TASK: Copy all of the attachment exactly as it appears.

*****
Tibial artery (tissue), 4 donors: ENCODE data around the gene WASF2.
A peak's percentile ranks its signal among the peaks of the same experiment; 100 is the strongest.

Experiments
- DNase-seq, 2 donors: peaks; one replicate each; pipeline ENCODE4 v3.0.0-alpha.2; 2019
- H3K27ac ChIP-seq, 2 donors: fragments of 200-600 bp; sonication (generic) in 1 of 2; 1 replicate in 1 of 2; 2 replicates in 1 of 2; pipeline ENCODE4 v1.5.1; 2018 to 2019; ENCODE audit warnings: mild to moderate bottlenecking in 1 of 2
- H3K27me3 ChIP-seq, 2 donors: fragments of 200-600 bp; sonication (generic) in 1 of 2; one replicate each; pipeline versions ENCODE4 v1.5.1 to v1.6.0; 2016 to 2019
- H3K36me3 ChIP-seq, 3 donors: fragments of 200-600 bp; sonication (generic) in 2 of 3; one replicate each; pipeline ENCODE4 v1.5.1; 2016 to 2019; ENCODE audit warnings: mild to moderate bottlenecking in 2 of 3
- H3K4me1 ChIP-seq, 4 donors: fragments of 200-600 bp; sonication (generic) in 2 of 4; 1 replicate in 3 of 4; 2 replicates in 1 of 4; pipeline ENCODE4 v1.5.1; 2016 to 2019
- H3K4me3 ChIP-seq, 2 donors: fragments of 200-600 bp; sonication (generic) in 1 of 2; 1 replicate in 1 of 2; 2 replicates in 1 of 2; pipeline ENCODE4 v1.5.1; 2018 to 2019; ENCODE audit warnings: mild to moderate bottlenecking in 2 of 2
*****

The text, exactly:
Tibial artery (tissue), 4 donors: ENCODE data around the gene WASF2.
A peak's percentile ranks its signal among the peaks of the same experiment; 100 is the strongest.

Experiments
- DNase-seq, 2 donors: peaks; one replicate each; pipeline ENCODE4 v3.0.0-alpha.2; 2019
- H3K27ac ChIP-seq, 2 donors: fragments of 200-600 bp; sonication (generic) in 1 of 2; 1 replicate in 1 of 2; 2 replicates in 1 of 2; pipeline ENCODE4 v1.5.1; 2018 to 2019; ENCODE audit warnings: mild to moderate bottlenecking in 1 of 2
- H3K27me3 ChIP-seq, 2 donors: fragments of 200-600 bp; sonication (generic) in 1 of 2; one replicate each; pipeline versions ENCODE4 v1.5.1 to v1.6.0; 2016 to 2019
- H3K36me3 ChIP-seq, 3 donors: fragments of 200-600 bp; sonication (generic) in 2 of 3; one replicate each; pipeline ENCODE4 v1.5.1; 2016 to 2019; ENCODE audit warnings: mild to moderate bottlenecking in 2 of 3
- H3K4me1 ChIP-seq, 4 donors: fragments of 200-600 bp; sonication (generic) in 2 of 4; 1 replicate in 3 of 4; 2 replicates in 1 of 4; pipeline ENCODE4 v1.5.1; 2016 to 2019
- H3K4me3 ChIP-seq, 2 donors: fragments of 200-600 bp; sonication (generic) in 1 of 2; 1 replicate in 1 of 2; 2 replicates in 1 of 2; pipeline ENCODE4 v1.5.1; 2018 to 2019; ENCODE audit warnings: mild to moderate bottlenecking in 2 of 2